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Trump’s Former Russia Probe Lawyer Calls Ambassador Bill Taylor ‘A Pitiful, Ignorant, Insubordinate Gossip’


President Donald Trump‘s former Russia probe lawyer John Dowd expressed a less than kindly opinion on Ambassador Bill Taylor after the latter’s impeachment testimony before the U.S. House of Representatives on Wednesday.

According to the New York Times, Dowd attacked Taylor thusly:

A pitiful, ignorant, insubordinate gossip with no trustworthy information.

Reaction to Dowd’s uncharitable description was similarly unkind:

Dowd’s categorization of the U.S. Chargé d’Affaires for Ukraine comes far out of left field–or, perhaps more appropriately, out of the far-right recesses of the conservative movement and White House allies.

Taylor is a well-respected former member of the U.S. military who served in Vietnam and has worked for multiple administrations and under presidents from both major U.S. political parties. Essentially a career diplomat, Taylor’s front-and-center presence in the ongoing impeachment contretemps is also his first-ever brush with any form of scandal whatsoever. Taylor, a Bronze Star recipient, graduated in 1969 from West Point; he graduated fifth in a class of 800.

As Law&Crime previously reported, Taylor went out of his way in his opening statement to note that he considers himself “non-partisan.” He has served under presidents of both parties since Ronald Reagan.

Initial impressions by various legal experts cast Taylor’s testimony in a decidedly glowing light and offered all-but unmitigated praise.

“Don’t think I’ve seen a straighter arrow than Bill Taylor,” former U.S. attorney Preet Bharara tweeted, “His testimony is thorough, steady, compelling, credible, and devastating.”

“Ambassador Taylor’s testimony is very devastating to Trump, and contains new facts,” added former acting solicitor general Neal Katyal via Twitter, “Wow.”

“Taylor was an extremely credible, unflappable and compelling witness who did not take sides but testified about facts that are very damning to President Trump, and the Republicans did not lay a glove on him,” mainstay D.C. attorney Ted Boutrous told the Times. “It’s way too soon to tell how the public and Congress will react, [but] both Taylor and [George] Kent provided a very strong foundation for the case against Mr. Trump.”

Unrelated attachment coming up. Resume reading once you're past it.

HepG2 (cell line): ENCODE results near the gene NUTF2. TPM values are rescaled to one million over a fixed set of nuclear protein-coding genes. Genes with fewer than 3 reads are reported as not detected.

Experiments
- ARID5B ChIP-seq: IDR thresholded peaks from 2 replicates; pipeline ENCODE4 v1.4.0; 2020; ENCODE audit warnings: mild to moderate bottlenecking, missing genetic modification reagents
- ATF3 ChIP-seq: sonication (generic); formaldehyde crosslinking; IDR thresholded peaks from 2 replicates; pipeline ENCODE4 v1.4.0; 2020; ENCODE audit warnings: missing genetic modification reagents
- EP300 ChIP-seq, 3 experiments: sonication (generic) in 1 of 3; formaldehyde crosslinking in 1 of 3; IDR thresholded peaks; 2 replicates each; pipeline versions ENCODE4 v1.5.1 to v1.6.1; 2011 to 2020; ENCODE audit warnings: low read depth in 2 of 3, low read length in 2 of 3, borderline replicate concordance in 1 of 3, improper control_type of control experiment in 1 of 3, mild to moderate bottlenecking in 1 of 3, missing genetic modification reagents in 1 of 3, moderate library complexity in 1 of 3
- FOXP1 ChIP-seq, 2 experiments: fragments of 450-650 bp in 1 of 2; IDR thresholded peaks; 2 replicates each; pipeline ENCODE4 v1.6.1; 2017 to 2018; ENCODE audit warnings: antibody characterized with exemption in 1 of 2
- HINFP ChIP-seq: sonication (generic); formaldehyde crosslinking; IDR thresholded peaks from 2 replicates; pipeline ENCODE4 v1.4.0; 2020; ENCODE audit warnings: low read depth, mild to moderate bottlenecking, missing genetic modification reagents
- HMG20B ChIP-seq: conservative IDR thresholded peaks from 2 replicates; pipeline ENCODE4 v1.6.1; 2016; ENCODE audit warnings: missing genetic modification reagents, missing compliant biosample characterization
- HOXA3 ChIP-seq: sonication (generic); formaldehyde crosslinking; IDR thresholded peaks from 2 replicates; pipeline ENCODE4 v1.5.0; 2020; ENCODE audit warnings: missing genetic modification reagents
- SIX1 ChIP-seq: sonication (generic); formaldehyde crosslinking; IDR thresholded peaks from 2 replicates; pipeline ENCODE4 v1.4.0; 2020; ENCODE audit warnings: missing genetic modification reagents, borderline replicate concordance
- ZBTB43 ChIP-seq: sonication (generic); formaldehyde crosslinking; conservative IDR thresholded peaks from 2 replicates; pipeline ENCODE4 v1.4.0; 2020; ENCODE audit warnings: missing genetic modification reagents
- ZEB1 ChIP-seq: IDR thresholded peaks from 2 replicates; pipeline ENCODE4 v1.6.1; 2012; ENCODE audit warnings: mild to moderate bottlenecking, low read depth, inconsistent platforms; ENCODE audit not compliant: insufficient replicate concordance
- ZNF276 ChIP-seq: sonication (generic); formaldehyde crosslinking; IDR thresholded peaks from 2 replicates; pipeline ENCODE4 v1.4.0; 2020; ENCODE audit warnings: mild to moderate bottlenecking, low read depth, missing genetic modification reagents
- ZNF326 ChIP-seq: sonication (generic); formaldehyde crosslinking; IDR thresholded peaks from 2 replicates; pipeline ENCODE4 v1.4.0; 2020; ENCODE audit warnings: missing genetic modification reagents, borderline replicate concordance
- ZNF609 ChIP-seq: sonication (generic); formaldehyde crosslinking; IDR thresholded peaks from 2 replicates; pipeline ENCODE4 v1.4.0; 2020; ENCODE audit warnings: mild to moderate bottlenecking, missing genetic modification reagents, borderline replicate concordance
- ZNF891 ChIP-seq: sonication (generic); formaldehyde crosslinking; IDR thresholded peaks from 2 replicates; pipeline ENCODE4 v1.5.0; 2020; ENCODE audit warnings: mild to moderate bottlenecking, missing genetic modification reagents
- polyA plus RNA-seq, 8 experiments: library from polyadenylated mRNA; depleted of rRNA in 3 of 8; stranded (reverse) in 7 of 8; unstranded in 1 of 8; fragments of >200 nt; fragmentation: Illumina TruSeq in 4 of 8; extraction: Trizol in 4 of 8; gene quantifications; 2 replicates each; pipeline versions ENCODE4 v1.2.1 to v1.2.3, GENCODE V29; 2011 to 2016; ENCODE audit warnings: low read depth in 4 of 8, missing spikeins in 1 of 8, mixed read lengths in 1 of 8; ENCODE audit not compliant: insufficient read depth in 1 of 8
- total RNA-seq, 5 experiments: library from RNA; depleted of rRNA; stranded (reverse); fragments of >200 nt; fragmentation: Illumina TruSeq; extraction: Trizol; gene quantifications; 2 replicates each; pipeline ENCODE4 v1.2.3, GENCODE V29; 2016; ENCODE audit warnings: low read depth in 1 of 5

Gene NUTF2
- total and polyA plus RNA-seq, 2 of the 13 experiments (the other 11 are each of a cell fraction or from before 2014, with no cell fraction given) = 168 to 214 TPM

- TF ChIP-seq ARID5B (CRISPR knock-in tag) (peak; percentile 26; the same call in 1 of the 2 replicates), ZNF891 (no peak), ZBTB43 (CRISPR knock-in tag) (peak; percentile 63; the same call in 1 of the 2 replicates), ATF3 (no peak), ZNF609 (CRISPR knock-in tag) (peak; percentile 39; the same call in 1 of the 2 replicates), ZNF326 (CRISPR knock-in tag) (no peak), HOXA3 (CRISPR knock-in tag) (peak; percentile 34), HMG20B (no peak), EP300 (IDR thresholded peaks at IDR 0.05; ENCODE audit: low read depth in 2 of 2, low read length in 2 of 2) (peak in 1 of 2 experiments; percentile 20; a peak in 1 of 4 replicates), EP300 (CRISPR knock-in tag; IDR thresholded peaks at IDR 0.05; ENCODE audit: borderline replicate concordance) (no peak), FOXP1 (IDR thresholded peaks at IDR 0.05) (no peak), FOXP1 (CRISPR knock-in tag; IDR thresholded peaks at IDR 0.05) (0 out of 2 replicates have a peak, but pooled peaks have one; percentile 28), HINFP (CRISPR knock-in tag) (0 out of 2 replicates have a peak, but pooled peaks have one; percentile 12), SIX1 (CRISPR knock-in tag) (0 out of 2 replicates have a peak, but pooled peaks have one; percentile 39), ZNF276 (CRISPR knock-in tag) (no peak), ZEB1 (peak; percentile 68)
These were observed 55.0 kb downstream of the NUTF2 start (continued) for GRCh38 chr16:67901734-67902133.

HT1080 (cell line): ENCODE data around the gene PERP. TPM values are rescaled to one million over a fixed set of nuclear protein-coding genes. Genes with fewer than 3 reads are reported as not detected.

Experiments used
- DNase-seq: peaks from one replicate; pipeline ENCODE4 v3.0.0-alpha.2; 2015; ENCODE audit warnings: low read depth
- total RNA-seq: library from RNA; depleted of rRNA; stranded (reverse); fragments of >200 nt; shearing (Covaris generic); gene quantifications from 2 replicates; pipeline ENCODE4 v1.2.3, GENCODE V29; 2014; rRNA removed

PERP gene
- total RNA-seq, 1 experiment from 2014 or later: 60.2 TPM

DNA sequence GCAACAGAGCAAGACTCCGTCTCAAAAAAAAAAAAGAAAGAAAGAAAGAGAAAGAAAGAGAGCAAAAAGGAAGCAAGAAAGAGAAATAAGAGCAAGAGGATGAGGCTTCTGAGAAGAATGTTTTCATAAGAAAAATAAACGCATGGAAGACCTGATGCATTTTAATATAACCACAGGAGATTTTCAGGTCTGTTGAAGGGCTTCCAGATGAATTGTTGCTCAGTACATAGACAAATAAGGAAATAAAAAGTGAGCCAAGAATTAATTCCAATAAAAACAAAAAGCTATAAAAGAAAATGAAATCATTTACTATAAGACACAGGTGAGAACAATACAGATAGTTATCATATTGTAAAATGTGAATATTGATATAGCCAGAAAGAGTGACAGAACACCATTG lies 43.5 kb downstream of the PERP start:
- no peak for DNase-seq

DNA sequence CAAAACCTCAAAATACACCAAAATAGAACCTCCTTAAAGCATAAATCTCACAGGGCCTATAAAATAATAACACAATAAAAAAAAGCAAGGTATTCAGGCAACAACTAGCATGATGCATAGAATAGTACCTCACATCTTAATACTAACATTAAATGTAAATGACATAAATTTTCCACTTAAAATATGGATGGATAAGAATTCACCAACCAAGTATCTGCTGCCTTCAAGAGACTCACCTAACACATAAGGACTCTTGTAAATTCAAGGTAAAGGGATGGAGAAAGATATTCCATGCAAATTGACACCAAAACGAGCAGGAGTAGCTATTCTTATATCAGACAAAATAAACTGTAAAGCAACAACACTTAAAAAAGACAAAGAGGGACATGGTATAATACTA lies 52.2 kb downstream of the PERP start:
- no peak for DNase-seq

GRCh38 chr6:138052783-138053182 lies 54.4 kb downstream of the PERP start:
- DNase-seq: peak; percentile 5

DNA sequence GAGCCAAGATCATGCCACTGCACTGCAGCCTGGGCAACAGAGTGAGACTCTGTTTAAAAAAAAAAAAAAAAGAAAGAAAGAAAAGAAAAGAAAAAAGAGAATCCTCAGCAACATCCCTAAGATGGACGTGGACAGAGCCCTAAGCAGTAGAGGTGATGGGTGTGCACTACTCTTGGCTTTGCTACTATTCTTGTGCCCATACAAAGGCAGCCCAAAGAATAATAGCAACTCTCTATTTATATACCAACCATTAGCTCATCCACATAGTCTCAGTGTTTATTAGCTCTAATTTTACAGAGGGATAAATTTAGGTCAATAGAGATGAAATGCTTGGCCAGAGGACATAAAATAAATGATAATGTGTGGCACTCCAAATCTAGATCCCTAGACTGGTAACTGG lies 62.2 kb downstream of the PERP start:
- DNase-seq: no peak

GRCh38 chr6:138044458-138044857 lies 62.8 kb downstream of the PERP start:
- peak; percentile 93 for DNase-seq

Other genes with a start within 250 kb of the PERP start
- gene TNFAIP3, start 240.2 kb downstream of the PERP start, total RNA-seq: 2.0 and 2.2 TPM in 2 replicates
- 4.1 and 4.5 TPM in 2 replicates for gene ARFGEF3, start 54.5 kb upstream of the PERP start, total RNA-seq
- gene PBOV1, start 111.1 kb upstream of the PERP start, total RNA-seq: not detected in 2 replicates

Dowd’s comments strayed from the script maintained by congressional Republicans–who appeared uncharacteristically loathe to criticize the diplomat in personal terms on Wednesday. The blistering verbal assault on Taylor does, on the other hand, track with the image being presented by extreme right media loyal to President Trump.

Representative Jim Jordan (R-Ohio), who lead the House GOP response, mainly attempted to present the Democratic case for impeachment as an unclear mess of charges based on second-, third- and fourth-hand information.

“You’re the guy based on this, based on–I mean, I’ve seen–I’ve seen church prayer chains that are easier to understand than this,” the Ohio Republican said as Taylor sat with an amused but patient smile. “Ambassador Taylor recalls that Mr. Morrison told–now again, this is–I hereby swear and affirm from Gordon Sondland. Ambassador Taylor recalls that Mr. Morrison told Ambassador Taylor that I told Mr. Morrison that I conveyed this message to Mr. Yarmak on September 1, 20–this all happens, by the way, this all happens by the way in Warsaw–”

Jordan came closest to actually going after Taylor by repeatedly referring to him as the Democrats’ “star witness.”

Eventually reacting to the label used by Jordan, Taylor again asserted his independence and tried to shrug his way above the fray.

“Let me just say that I don’t consider myself a star witness for anything,” Taylor said.

Dowd previously represented Trump during the special counsel investigation led by Robert Mueller. The D.C. fixture represented Rudy Giuliani‘s indicted Ukrainian hatchet men Lev Parnas and Igor Fruman, but now only represents Fruman.

[image via Chip Somodevilla/Getty Images]

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